Viewpoint: A New Twist in Simulating Solar Flares
Protecting humans and their technologies from the harmful effects of space weather is nothing new. Yet a recent event demonstrated how fateful such events can be. On November 4, 2015, an active region on the Sun known as NOAA 12443 unleashed a flare—a gust of high-speed charged particles—whose radiation deactivated the radars at Sweden’s airports, grounding all of the country’s commercial flights. Such events underscore our need to be able to predict when the next solar flare will occur and how much energy it might release. This longstanding goal of astrophysics will rely heavily on numerical simulations. Now, Piyali Chatterjee of the University of Oslo, Norway, and her collaborators have taken a significant step towards improving such simulations by developing the first numerical model that explains how magnetic fields from deep below the Sun’s surface can produce energetic flares in the corona . Researchers have assumed that this was the mechanism for flares, but it has been difficult to demonstrate with simulations. Chatterjee et al. do so by making very simple, yet physically realistic, assumptions.
Solar flares occur when giant “tubes” of magnetic flux in the Sun’s outer envelope, or corona, become unstable, releasing their stored energy in an explosive burst. The magnitude of this energy is around , which is roughly equivalent to the energy delivered by the impact of a 10-km-wide asteroid, such as the one causing the mass extinction on Earth, 66 million years ago. Only a fraction of the flare’s energy strikes the Earth, but it can be enough to destroy electronics and is a potential health risk to those who travel frequently by air, particularly near the Arctic.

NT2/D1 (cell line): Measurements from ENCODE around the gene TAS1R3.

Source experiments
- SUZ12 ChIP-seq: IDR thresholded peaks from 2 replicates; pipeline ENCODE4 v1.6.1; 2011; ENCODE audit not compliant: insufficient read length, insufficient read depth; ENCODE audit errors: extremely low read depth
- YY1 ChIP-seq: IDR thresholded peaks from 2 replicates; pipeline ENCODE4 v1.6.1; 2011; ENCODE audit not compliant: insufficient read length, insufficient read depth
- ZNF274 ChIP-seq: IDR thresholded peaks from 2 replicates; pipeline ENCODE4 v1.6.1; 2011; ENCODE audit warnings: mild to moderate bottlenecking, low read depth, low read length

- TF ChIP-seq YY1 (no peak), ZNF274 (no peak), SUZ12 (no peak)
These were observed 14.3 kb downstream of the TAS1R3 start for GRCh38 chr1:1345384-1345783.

Although solar flares occur in the corona, the tubes of flux that give rise to solar flares originate from the movement of ions and electrons in the Sun’s interior. In fact, it is widely believed that the tubes form deep within the Sun, up to 200,000 km below its surface (the bottom of the convection zone). What’s unclear is how they are able to pass through the Sun’s turbulent interior and to its surface with enough energy density left to produce a flare. One postulate is that the tubes survive the ascent if their field lines twist around like the strands in a braid. This twist provides an inward force that opposes the expansion of the axial field during the tube’s ascent.
So far, twist has been treated as a free parameter in simulations. Chatterjee et al. show that it can emerge naturally in simulations that incorporate the Sun’s rotation. When a flux tube forms, the pressure associated with its field displaces (or dilutes) plasma. This makes the region within the tube lighter than its surroundings, giving rise to an upwards force—an effect known as magnetic buoyancy. As the tube rises, the trajectories of its constituent ions “swerve” because of the Sun’s rotation (the Coriolis effect), causing the field lines to become twisted.